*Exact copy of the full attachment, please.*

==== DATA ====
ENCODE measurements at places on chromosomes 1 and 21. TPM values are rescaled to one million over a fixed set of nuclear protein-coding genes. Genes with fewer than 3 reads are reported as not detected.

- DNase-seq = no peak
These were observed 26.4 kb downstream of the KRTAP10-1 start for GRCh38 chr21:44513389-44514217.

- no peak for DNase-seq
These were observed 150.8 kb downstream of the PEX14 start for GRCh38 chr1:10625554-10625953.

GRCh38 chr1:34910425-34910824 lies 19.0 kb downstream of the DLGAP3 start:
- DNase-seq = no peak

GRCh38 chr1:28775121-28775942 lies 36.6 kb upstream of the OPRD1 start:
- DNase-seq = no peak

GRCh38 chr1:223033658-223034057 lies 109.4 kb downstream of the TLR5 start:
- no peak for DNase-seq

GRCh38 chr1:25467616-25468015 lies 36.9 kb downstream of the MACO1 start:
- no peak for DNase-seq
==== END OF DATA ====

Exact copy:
ENCODE measurements at places on chromosomes 1 and 21. TPM values are rescaled to one million over a fixed set of nuclear protein-coding genes. Genes with fewer than 3 reads are reported as not detected.

- DNase-seq = no peak
These were observed 26.4 kb downstream of the KRTAP10-1 start for GRCh38 chr21:44513389-44514217.

- no peak for DNase-seq
These were observed 150.8 kb downstream of the PEX14 start for GRCh38 chr1:10625554-10625953.

GRCh38 chr1:34910425-34910824 lies 19.0 kb downstream of the DLGAP3 start:
- DNase-seq = no peak

GRCh38 chr1:28775121-28775942 lies 36.6 kb upstream of the OPRD1 start:
- DNase-seq = no peak

GRCh38 chr1:223033658-223034057 lies 109.4 kb downstream of the TLR5 start:
- no peak for DNase-seq

GRCh38 chr1:25467616-25468015 lies 36.9 kb downstream of the MACO1 start:
- no peak for DNase-seq